Affordable Care Act
Health Savings Account (HSA) Plans
Updated on November 15, 2019
To gain a better understanding of Health Savings Accounts and how Obamacare affects them, check out the following video.
A Health Savings Account (HSA) is a tax-favored savings account that earns interest and that may be used in conjunction with an HSA-compatible, high-deductible health insurance plan (HDHP) to pay for qualifying medical expenses. Typically, the monthly premium on an HSA-compatible, high-deductible plan is lower than the monthly premium for a lower-deductible health insurance plan, so choosing an HSA plan may help you save money.
In 2017, the average individual paid $378 per month for an HSA-eligible health plan purchased at eHealth, while the average family paid $997 per month for an HSA-eligible health plan purchased at eHealth.
Contributions to an HSA may be made pre-tax, up to certain annual limits set by the IRS, as detailed below. In addition, funds in the HSA may be invested at your discretion, while unused funds remain in the account and accrue interest year-to-year, tax-free.
HSA Contributions and the Obamacare “Subsidy Cliff”
Contributing to your HSA also might help you avoid the Obamacare “subsidy cliff” that people have unfortunately faced in the past. The subsidy cliff refers to the fact that if you make a dollar more than 400% of the federal poverty level, your Obamacare subsidies disappear completely.
If you gave an estimation of your household income when applying for health insurance subsidies, and then ended up making more than that, you might have to repay some of the subsidy you received.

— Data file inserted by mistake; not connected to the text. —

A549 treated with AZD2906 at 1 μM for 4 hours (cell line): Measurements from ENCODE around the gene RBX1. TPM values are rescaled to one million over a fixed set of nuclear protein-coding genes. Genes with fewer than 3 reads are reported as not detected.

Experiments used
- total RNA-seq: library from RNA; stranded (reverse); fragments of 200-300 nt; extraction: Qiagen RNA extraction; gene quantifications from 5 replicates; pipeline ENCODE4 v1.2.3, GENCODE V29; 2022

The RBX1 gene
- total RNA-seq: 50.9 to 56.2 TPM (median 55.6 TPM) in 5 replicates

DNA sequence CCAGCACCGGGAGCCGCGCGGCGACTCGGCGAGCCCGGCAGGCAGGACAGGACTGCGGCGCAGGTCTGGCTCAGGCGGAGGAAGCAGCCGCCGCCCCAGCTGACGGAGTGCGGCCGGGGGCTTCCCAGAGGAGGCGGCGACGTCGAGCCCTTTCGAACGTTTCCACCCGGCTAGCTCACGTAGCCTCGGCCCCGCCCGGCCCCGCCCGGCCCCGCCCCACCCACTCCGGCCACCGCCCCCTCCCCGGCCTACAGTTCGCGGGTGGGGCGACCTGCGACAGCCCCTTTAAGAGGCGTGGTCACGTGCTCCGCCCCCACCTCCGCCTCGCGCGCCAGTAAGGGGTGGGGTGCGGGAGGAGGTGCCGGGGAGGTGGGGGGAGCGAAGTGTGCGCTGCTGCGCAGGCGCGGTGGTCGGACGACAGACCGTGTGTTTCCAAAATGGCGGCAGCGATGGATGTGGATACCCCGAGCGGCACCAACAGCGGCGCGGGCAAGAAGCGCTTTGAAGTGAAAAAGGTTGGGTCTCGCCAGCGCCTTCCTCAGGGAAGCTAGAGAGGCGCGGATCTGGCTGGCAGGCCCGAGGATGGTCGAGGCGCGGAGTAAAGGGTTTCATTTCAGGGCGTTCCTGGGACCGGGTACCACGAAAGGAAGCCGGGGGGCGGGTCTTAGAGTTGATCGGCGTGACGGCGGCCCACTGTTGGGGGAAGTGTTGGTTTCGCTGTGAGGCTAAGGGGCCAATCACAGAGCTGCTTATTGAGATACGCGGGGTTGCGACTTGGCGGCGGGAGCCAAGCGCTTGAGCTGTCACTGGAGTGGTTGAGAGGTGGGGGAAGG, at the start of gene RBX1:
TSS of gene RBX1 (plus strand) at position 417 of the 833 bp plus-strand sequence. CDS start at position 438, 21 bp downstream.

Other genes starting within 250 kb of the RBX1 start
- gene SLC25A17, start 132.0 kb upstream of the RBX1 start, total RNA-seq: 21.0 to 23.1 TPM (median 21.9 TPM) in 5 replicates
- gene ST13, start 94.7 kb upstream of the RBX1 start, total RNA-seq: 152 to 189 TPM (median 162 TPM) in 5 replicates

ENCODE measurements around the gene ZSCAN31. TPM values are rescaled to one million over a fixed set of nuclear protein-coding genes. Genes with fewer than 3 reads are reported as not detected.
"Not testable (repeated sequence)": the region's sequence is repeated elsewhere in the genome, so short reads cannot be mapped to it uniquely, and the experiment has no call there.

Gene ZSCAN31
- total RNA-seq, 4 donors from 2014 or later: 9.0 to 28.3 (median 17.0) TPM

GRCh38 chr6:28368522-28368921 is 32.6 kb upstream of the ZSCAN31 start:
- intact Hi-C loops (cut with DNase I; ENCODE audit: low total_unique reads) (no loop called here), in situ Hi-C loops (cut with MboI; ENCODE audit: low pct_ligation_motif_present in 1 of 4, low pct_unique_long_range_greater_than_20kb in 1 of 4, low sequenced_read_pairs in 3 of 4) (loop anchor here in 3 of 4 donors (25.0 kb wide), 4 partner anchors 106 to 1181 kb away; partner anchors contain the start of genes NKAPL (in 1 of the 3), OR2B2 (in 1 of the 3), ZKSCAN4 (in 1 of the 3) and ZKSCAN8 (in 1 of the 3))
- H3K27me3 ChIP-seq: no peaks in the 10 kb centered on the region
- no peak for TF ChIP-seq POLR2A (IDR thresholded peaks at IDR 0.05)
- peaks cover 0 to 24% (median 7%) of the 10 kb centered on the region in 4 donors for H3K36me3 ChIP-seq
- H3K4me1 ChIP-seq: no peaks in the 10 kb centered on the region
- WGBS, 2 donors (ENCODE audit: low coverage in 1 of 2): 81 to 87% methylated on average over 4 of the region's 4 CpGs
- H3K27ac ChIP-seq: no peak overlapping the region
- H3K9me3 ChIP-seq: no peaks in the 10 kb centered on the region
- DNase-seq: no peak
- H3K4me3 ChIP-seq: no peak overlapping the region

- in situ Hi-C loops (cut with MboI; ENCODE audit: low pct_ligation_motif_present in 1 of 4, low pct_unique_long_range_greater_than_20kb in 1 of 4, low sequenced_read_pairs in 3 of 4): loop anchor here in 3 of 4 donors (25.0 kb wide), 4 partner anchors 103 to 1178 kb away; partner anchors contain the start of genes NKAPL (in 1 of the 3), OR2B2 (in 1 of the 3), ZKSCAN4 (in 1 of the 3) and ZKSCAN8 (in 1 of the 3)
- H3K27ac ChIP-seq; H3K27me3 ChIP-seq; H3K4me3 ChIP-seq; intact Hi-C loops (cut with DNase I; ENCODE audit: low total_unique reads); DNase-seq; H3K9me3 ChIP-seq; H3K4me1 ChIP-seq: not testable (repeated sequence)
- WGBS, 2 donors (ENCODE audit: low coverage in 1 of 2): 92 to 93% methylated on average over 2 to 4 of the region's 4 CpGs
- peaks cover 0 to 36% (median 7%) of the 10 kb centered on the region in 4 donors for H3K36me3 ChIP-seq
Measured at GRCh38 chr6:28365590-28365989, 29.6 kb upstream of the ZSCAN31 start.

If you made enough that your Modified Adjusted Gross Income (MAGI) exceeds 400% of the federal poverty level, then your subsidy disappears entirely, which could mean you need to pay back thousands of dollars in subsidies.
This subsidy cliff could end up really changing how much you pay for health insurance, so it’s best to try and avoid it if you can.
The subsidy cliff for individuals in 2017 is triggered by only a $121 difference in income.
And in 2017, the family subsidy cliff can be caused by a $204 difference in income.
If you have an HSA, one way to avoid the subsidy cliff is by adding more to that account. Since contributions are pre-tax up to a certain limit, you can essentially decrease your reported income for Obamacare subsidy purposes, and avoid going above your projected income and lose either some, or all of your subsidy.
|2017 IRS Limits||2018 IRS Limits|
|Single Plan||Family Plan||Single Plan||Family Plan|
|Maximum Contribution Limit||$3,400||$6,750||Maximum Contribution Limit||$3,450||$6,900|
|Minimum Deductible (for HDHP)||$1,300||$2,600||Minimum Deductible (for HDHP)||$1,350||$2,700|
|Maximum Out-of-Pocket||$6,550||$13,100||Maximum Out-of-Pocket||$6,650||$13,300|
|Maximum Catch-up Contribution Limit||$1,000||$1,000||Maximum Catch-up Contribution Limit||$1,000||$1,000|
Be aware that not all high-deductible plans are eligible for use in conjunction with an HSA, so do your research carefully and select the Health Savings Account plan that’s best suited to your particular needs.This article is for general information, so do not rely on this article as legal, tax, or accounting advice. You should consult your own legal, tax, or accounting advisor for advice on your particular situation. For additional information, visit eHealth’s HSA help center.